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The deteriorated roof over the boiler room at Hoosac Valley Elementary has been reconstructed.

Hoosac Valley Elementary Boiler Room Roof Repairs Completed

By Jack GuerinoiBerkshires Staff
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ADAMS, Mass. — The Hoosac Valley Elementary School finally has a structurally sound roof over its boiler room.
"This has been around for a while now, but we did allocate money for it and we knew it needed to be done," Chairman John Duval said at last week's meeting of the Selectmen.
Discussions about repairing the roof go back to 2016, when the Adams-Cheshire Regional School Committee began the process of closing one of its two elementary schools.
The roof on the formerly named C.T Plunkett boiler room was in disrepair and with the cost likely to have some effect on the School Committee's decision, the town of Adams pledged to fund the repair.
Initially, the project was estimated to cost nearly $400,000, however, then town Administrator Tony Mazzucco thought this amount was not realistic. The project was held up until this past fall, when the town brought on Souliere & Zepka Construction who could do the repair for $198,000.
With Cheshire Elementary School's untimely closing, this delay did deepen the rift between the two towns. Cheshire had concerns that Adams did not actually intend to repair the roof.
Interim Town Administrator Donna Cesan's written report to the Selectmen stated that the lengthy project is essentially complete. She wrote that a final punch list needs to be formed and after those items are completed, the project can be closed out.
Another project Cesan listed in her report was the upcoming demolition of the 50 Commercial St. property the town recently received permission from housing court to take down. 
"If you have been by there, I am sure that you have seen the fence surrounding that building," Duval said. "We thank the [Department of Public Works] for taking care of that for us and it is coming down."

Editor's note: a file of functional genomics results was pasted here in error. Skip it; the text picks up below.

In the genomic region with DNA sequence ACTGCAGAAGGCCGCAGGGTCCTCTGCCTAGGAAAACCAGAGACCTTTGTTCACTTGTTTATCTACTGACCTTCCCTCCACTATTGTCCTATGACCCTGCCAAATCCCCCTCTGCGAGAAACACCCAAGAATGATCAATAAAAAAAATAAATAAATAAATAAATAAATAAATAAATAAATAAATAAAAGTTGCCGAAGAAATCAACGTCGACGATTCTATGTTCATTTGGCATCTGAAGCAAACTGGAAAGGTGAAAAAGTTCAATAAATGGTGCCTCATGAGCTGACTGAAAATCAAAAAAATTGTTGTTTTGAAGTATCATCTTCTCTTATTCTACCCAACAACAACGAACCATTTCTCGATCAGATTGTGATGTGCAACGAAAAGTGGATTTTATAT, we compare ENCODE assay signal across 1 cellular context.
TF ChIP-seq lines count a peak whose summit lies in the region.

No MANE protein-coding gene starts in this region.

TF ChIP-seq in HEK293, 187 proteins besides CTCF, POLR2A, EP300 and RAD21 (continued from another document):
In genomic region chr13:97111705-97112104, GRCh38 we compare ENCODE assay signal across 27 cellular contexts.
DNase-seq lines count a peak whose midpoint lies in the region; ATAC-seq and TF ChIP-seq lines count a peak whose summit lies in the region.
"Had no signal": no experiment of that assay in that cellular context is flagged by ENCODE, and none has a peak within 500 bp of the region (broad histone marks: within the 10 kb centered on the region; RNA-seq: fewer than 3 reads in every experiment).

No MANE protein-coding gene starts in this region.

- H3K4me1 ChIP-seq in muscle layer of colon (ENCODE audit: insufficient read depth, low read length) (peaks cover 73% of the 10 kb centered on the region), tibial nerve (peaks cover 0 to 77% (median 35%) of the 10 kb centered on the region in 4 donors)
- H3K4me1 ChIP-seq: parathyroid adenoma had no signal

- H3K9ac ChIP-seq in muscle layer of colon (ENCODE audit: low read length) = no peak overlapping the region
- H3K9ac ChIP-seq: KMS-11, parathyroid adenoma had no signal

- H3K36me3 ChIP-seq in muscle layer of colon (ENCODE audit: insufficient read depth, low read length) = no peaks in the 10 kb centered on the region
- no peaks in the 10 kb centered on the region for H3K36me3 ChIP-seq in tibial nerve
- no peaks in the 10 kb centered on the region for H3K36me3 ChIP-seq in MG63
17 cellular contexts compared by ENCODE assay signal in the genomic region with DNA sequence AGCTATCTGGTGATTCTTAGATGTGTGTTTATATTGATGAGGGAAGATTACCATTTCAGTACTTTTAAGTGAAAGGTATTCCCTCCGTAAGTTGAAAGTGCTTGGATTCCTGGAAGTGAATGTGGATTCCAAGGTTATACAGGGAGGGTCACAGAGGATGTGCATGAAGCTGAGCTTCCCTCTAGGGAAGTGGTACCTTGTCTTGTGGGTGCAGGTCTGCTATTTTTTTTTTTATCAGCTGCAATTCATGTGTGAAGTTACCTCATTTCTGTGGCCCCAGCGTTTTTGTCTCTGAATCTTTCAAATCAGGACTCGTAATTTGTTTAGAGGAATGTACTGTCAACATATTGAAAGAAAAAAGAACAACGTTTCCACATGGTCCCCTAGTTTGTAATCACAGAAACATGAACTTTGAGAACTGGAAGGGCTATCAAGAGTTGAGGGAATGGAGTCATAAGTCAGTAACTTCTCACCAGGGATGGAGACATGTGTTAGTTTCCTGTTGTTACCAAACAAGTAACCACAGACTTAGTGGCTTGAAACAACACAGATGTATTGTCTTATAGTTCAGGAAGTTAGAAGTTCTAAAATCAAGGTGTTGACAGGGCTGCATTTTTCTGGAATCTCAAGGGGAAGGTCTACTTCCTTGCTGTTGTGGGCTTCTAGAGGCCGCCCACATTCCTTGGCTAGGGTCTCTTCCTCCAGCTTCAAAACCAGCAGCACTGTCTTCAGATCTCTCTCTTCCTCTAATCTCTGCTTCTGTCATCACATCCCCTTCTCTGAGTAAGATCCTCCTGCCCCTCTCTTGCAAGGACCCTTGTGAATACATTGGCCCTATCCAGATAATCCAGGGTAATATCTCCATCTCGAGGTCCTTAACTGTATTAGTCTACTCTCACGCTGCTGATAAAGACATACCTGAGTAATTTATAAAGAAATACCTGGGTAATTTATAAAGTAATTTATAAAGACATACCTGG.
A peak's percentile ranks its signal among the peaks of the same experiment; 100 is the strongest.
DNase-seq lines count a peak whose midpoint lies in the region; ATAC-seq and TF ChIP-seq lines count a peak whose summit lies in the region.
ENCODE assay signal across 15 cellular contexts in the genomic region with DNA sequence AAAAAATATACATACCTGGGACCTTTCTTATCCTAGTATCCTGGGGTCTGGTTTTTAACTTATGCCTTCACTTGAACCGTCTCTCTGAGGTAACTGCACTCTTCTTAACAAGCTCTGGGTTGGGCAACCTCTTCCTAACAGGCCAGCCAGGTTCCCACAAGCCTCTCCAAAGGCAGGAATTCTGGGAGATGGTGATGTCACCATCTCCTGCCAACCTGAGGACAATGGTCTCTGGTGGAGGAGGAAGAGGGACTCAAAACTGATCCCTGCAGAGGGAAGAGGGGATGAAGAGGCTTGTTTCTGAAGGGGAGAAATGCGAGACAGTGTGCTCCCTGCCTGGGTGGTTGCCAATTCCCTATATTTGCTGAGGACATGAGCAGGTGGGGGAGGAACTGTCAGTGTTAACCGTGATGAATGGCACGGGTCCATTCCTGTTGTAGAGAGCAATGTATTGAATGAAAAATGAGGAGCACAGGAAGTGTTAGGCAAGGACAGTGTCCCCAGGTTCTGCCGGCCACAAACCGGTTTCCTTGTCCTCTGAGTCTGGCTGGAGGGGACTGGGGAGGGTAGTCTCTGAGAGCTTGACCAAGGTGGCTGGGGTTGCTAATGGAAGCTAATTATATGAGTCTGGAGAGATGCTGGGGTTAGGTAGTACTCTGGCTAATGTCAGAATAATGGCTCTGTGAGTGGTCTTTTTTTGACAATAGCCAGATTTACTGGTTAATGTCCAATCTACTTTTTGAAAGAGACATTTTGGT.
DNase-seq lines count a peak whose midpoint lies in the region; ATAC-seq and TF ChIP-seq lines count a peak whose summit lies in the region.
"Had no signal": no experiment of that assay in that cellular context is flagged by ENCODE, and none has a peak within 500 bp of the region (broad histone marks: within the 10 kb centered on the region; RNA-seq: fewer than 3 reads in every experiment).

Cesan, who did not attend the meeting, wrote that the demolition will go out to bid this week.
Late last year, the town gave owner Charles Ransford 30 days to demolish the building on his own because it was a public safety concern. Ransford did not do this.
Cesan wrote that the town is still waiting on approval from the state Department of Environmental Protection because the building does contain hazardous materials and whoever is awarded the demolition bid will have to remove all the debris.
The demolition will be paid out of the slum and blight removal line item in the budget, however, a lien will be placed on the property in an attempt to recoup costs.  

Tags: HVES,   roof,   

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Susan B. Anthony Statue Installed in Adams

Staff ReportsiBerkshires
ADAMS, Mass. — There was supposed to be fanfare and celebration, speeches and parades. 
But then came COVID-19. 
The town of Adams was set to commemorate native daughter Susan B. Anthony and the centennial of the passage of the 19th Amendment securing women's right to vote. The yearlong observance began in February with the serenading of Anthony on her 200th birthday.
The Adams Suffrage Centennial Celebration Committee had been working for more than two years to celebrate the 100th anniversary of women gaining the right to vote along with Anthony's bicentennial. The celebration was going to culminate in August with a weekend's worth of activities including live music, a food truck festival, fireworks and a parade all leading up to the unveiling and dedication on the town common of a statue of the Adams born suffragette made by world-renowned sculptor Brian Hanlon.
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